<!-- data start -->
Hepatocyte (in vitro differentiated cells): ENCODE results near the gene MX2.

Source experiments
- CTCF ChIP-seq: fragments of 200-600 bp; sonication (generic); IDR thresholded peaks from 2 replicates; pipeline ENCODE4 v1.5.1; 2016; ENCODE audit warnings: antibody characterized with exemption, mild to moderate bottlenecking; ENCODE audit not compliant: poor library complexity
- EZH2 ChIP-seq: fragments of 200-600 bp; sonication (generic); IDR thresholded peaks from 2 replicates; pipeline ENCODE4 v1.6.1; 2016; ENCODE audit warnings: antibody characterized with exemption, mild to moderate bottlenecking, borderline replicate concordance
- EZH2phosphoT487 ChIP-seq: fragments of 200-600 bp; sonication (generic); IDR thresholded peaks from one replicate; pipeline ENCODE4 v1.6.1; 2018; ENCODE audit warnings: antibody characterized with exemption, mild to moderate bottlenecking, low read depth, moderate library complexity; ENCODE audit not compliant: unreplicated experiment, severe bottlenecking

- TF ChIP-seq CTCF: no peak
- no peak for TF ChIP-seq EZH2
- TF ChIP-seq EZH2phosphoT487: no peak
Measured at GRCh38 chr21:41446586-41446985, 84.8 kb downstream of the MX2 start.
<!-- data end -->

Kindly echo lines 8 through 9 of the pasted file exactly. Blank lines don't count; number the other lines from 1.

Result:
- TF ChIP-seq EZH2phosphoT487: no peak
Measured at GRCh38 chr21:41446586-41446985, 84.8 kb downstream of the MX2 start.